Guide Better by Travelling More

You are passionate about your activities you offer, spending an inordinate amount of time out there doing it. It consumes all your free time in addition to the time you spend guiding others. But does this make you an experienced guide?

No matter how much time we spend honing our technical skills, we will always be able to learn something new, or better equip ourselves to provide what our clients need. Often what they want and need are very different to what we offer.

Take for example simple things like greetings. Many cultures will shake hands as a form of greeting, but there are others that do not. Could you inadvertently upset your client by offering your hand when meeting for the first time? What about foods, dress codes, sacred days etc. There are many different ways we can be ignorant about what our clients expect or are used to.

A Guide purchasing supplies including live chickens slaughtered in the shop for her clients at a vendor on Morocco.

Yes, they are on a trip away from home in another culture, and we do not want to try to make our country just another version of their own, but understanding their background and framework of understanding will go a long way to help us accommodate their culture, needs and expectations in a way that is positive.

Over the many years we have been training Adventure Guides, one of the biggest failings we see is that guides fail to travel enough themselves outside of what they do daily.

Ask yourself:

  • When last did you take part in an activity that is not one of your guiding scope?
  • When last did you travel to someplace you have never been, (local or international), simply to see what is there?
  • When last did you book on a guided trip with someone you do not already work with?
  • What research have you done on the culture and backgrounds of the clients you regularly work with?

In my own experience a ‘wake up’ came when I had a client book for five days climbing. On the first day of the trip we discovered that his interpretation of ‘climbing’ and mine were very different. To him he wanted to ‘climb some mountains‘, to him that meant ‘walk up them‘. To me it meant harnesses, ropes, carabiners etc and vertical rock faces. It took some very fast negotiation to quickly set up a new itinerary that would serve his needs.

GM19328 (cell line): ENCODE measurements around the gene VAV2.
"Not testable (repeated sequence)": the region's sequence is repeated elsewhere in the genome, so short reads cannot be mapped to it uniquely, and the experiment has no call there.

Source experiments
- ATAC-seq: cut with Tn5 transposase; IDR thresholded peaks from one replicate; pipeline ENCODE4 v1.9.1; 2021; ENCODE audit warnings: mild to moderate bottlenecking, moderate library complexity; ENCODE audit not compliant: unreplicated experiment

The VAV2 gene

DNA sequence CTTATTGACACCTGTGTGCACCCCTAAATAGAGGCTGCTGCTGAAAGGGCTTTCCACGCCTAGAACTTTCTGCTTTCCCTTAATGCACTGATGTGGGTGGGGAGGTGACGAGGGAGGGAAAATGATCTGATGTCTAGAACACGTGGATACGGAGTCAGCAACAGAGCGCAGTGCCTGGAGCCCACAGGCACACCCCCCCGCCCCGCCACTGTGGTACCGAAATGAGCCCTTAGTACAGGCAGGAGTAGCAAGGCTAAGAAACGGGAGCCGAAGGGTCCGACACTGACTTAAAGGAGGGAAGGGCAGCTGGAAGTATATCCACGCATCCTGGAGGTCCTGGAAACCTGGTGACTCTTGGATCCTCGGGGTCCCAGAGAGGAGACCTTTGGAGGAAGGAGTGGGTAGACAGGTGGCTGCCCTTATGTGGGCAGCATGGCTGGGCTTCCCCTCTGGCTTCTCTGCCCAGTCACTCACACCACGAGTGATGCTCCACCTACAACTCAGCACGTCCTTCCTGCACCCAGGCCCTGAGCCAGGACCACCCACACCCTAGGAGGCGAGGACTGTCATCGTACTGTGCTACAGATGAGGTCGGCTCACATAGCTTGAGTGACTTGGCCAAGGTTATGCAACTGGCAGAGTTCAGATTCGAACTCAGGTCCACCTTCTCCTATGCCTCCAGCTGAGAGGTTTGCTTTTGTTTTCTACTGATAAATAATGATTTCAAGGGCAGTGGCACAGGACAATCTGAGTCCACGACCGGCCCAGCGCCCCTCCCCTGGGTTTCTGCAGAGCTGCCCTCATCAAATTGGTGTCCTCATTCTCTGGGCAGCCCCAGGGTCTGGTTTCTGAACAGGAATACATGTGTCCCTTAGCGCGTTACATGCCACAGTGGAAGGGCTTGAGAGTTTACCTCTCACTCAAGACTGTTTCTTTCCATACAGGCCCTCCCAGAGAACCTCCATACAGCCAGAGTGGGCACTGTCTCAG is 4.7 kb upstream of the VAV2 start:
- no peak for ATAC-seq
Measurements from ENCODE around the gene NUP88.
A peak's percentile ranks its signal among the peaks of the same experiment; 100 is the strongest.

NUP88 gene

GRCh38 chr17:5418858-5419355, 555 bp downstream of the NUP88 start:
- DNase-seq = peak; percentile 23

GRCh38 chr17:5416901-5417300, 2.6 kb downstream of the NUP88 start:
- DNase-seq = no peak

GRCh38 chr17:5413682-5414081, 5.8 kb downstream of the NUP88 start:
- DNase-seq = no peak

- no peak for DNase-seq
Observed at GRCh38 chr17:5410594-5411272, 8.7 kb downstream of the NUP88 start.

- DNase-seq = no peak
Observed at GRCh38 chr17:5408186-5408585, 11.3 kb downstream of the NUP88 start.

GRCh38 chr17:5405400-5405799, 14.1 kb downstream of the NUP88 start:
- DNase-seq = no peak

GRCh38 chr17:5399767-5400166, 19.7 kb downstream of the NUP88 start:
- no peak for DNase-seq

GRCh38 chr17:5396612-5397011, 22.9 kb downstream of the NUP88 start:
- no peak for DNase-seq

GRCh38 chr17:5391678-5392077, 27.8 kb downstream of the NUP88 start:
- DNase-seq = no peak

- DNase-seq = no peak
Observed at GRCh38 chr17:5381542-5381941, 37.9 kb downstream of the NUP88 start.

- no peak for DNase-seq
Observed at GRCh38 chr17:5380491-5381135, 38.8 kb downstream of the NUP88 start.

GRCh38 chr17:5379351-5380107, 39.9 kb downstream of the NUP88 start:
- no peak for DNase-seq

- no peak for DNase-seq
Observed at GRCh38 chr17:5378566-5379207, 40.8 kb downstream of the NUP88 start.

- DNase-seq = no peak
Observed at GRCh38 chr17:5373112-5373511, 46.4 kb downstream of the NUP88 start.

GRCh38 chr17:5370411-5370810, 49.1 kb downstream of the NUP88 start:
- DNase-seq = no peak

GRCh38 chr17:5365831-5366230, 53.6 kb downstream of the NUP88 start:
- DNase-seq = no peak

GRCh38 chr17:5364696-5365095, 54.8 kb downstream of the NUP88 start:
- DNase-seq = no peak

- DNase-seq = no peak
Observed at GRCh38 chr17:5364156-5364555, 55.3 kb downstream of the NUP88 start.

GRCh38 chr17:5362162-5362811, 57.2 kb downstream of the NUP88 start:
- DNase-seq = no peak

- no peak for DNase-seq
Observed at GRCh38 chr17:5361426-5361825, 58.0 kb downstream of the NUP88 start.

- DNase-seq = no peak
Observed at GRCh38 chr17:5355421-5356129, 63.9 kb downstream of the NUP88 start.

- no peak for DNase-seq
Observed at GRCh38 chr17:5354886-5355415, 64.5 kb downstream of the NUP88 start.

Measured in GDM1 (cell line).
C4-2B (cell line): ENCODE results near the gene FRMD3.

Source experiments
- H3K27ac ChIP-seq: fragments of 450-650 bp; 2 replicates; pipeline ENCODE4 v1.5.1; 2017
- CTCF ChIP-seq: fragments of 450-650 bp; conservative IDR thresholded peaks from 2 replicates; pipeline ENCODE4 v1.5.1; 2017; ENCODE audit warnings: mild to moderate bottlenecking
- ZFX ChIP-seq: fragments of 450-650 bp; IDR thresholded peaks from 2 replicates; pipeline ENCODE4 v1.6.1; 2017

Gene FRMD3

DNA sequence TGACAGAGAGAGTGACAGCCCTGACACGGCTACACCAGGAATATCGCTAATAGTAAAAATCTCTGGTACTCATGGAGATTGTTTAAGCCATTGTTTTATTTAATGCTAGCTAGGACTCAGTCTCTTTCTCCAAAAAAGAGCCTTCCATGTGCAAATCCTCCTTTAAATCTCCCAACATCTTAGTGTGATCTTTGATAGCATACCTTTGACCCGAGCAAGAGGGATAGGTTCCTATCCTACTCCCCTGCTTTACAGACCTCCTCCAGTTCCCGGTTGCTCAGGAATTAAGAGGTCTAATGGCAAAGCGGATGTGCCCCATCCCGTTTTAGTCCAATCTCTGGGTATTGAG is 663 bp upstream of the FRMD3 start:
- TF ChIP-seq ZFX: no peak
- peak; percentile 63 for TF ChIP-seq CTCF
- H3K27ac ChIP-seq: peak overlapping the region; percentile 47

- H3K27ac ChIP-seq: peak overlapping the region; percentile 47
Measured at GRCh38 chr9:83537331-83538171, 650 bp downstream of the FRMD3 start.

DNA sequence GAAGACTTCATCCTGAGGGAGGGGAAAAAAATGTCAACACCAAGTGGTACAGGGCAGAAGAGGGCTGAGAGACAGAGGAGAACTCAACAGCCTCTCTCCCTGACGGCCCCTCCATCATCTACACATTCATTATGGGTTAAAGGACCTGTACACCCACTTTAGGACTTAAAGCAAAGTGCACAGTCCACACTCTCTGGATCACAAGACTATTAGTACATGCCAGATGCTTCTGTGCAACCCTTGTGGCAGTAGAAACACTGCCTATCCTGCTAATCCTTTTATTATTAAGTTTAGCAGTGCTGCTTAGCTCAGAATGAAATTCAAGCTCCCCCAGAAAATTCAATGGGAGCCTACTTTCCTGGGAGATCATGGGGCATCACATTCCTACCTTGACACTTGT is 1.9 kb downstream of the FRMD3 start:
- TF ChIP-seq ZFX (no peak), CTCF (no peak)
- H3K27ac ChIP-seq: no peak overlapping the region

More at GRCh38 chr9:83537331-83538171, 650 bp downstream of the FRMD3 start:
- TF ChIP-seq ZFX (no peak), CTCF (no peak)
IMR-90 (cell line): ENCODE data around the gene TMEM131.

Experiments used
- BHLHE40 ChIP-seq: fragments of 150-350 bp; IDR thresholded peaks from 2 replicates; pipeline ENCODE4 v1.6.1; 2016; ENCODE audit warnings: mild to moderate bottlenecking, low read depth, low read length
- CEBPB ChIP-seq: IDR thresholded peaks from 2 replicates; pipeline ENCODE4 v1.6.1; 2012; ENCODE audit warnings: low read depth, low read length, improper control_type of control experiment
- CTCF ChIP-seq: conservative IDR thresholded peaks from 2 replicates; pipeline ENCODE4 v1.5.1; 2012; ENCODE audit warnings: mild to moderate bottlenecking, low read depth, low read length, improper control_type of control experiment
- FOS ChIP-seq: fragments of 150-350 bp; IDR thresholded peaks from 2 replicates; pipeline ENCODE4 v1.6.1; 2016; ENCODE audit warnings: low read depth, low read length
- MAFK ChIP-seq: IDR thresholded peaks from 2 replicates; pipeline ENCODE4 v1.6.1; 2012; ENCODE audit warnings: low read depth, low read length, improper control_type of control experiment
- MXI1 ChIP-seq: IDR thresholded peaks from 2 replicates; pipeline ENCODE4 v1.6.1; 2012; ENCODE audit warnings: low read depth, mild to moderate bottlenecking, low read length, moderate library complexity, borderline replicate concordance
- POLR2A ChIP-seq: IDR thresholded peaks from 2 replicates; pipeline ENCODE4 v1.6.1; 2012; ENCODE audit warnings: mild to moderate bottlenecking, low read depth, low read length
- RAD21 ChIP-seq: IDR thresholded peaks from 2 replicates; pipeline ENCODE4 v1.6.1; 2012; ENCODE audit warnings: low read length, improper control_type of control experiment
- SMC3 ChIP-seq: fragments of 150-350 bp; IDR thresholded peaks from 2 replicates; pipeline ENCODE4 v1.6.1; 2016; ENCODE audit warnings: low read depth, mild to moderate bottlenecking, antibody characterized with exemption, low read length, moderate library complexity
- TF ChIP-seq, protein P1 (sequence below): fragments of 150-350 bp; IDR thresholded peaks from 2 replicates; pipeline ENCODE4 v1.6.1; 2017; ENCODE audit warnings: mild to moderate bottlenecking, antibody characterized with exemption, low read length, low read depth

Having traveled a lot world wide, I have a far better understanding of what is considered the norm in many other countries. ‘Wild Camping‘ and ‘Wild Swimming‘ are regarded as the extreme end of the activity to many, whilst it is the norm in South Africa. (TIP: Maybe this is a niche market you could tap intoWild camping/swimming tours)

Think of the horror on your multi day trek when the clients expecting a heated refuge or at least a ‘Bothy‘ are presented with a tent and sleeping bag, or even worse a rock shelter.

Wild Camping – image Pixabay

Imagine your predicament when your group of clients strips off for a bit of nude sunbathing on Clifton beach. Quite normal in many places around the world on public beaches, but did you inform them about our local rules, and can you explain why it is still okay to sit watching a local tribal dance group when often the ladies will be topless, but they cannot get a tan themselves?

Local culture can cause confusion…

Even understanding the cost difference of items between your clients home country and your own can be used to your advantage. That easy cappuccino at R27.90 in South Africa, (M&B) is a steal compared to a similar coffee converted to +-R52.00 in the UK (Costa). You can use this information to your advantage.

Getting to the mountains takes serious wheels in Iceland

Travel tends to broaden the scope of reference we all have and allow a Guide to better meet the expectations placed on them by their clients. Not only is it a great way to experience unknown places, cultures and activities, it allows you to observe other guides working and learn from their mistakes and best practice.

Learning about pastries from a local guide in Venice

Travel is fun and all Guides should make an effort to travel as much as they can outside of their own guiding operations. It does not have to be international if money does not allow it, even just going to explore the next town from where you live, taking part in a new activity, or, hiking an area you do not know will assist you to become a better guide.

Image: Steve Jurvetson

Can you think of other reasons to travel more as a Guide? How will it improve your own guiding? Tell us in the comments section below…

 

Andrew Friedemann

Author: Andrew Friedemann

Andrew holds qualifications in South Africa, Australia and the UK as an Outdoor Recreation Instructor and qualified Mountain Guide and Instructor. Passionate about developing the Adventure Industry in South Africa to make it safer and provide opportunities to a younger generation of adventurers. Represented South Africa on the World Mountaineering Federations (UIAA) International Training Standards Commission for 10 years and has administered the South African Mountaineering Development & Training Trust. A qualified Wilderness EMT and Emergency Care Practitioner. Qualified as an Skills Development Practitioner, he has been intimately involved in the development of Adventure based qualifications particularly with regard the quality management of adventure qualifications. Founder of Adventure Qualifications Network, he was instrumental in the development of National Vocational qualifications for the adventure industry in South Africa, but also worked closely with Australia where he attained the Cert IV in Outdoor Recreation Instruction. Currently resident in the Scottish Highlands - UK, with his wife, Michelle, they travel to many areas of the world gaining information and skills. A keen adventurer, Andrew has participated in mountaineering, skydiving and scuba diving among other activities.

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